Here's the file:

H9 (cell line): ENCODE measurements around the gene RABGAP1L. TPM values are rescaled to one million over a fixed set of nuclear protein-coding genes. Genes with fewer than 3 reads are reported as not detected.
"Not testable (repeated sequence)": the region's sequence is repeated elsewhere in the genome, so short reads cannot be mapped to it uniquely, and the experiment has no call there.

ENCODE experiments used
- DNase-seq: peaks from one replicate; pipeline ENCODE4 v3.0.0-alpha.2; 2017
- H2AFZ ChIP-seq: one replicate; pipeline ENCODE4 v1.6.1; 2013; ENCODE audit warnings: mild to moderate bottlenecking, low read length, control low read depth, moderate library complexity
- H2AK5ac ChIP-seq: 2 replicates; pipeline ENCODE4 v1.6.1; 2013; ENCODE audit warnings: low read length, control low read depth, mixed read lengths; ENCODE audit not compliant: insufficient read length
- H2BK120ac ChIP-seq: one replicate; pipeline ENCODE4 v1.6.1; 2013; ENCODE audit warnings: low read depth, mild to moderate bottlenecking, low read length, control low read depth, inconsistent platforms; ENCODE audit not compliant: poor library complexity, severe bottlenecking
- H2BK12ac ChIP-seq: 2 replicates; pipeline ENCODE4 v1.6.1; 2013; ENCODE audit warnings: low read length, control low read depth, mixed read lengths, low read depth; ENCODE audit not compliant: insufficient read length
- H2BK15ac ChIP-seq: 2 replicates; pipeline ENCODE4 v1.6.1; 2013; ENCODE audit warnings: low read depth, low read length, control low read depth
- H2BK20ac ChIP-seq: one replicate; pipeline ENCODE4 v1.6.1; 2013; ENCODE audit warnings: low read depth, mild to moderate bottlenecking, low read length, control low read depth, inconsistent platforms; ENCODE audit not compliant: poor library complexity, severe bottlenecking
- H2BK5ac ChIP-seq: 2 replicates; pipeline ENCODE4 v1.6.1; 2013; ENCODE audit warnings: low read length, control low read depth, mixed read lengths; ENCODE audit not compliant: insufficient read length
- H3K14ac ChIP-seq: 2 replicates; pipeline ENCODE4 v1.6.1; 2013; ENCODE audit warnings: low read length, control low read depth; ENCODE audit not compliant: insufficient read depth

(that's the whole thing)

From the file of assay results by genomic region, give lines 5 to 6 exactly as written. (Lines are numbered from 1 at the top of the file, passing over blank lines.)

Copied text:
- H2AFZ ChIP-seq: one replicate; pipeline ENCODE4 v1.6.1; 2013; ENCODE audit warnings: mild to moderate bottlenecking, low read length, control low read depth, moderate library complexity
- H2AK5ac ChIP-seq: 2 replicates; pipeline ENCODE4 v1.6.1; 2013; ENCODE audit warnings: low read length, control low read depth, mixed read lengths; ENCODE audit not compliant: insufficient read length